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Published on Friday, December 19, 2014

Misdemeanor Public Defense Cost workgroup wraps up, presents findings and recommendations to House Judiciary committee

The Misdemeanor Public Defense Cost workgroup, who met throughout 2014, wrapped up its work in early December and presented findings and recommendations to the House Judiciary committee. The workgroup was convened by the Judiciary committee in response to cities’ efforts to seek additional funding for public defense costs related to new caseload limits that take effect January 2015. The committee charged the workgroup with the following:

  1. Examine and inventory the cost of misdemeanor public defense.
  2. Inventory revenue generated by courts of limited jurisdiction.
  3. Address potential impacts and additional costs associated with implementing mandatory caseload limits.
  4. Address best practices for alternative case resolution that may mitigate costs.
  5. To the extent practicable, provide individual analysis for each misdemeanor court asked the workgroup to look at the cost of providing misdemeanor public defense in Washington State.

The workgroup’s process included surveying city and county administrators and private attorneys and firms that contract public defense services. The workgroup also used existing data, specifically data acquired by the Office of Public Defense through RCW 10.101 applications and the Local Government Fiscal Reporting System, to inform its efforts.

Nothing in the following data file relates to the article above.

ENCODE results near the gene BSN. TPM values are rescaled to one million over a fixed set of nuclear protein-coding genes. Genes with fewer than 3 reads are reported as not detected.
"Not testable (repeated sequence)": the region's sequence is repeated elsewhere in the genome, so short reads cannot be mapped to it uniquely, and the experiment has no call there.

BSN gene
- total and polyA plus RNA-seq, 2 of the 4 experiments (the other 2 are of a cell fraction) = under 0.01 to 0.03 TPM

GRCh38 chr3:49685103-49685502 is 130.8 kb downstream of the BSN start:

For the presentation AWC’s Candice Bock joined fellow workgroup members, Brian Enslow of the Washington State Association of Counties, and Sophia Byrd McSherry of the Washington State Office of Public Defense. In their presentation they provided the committee with a summary of the workgroup’s process and outlined its findings and recommendations. Findings include:

  • Many cities and counties were unable to forecast fiscal impact at the time of the survey.
  • Expenditure data from 2013 is not likely reflective of additional costs to be incurred in 2015 as a result of caseload limits and Wilbur.
  • Washington lacks a comprehensive data collection mechanism for tracking public defense appointments and expenses.
  • State contributions through RCW 10.101.050 fund 4.4% of county and 2.1% of city public defense expenses.
  • Some alternative case resolution mechanisms provide varying levels of cost savings.
  • Caseload limits and emerging litigation have prompted local governments to increase public defense funding, but more is likely needed.
  • Most jurisdictions contract with private attorneys for public defense services. Compensation should include non-salary business expenses.

Recommendations include:

  • Public Defense appointments should be tracked uniformly by the courts’ case management system.
  • Public Defense costs should be tracked uniformly using BARS codes in the Local Government Financial Reporting System.
  • Best practices for alternative case resolutions that may mitigate public defense costs should be further studied.
  • The effects of caseload limits should continue to be monitored.
  • The State should increase its funding level of city and county public defense services.

For the full report click here.

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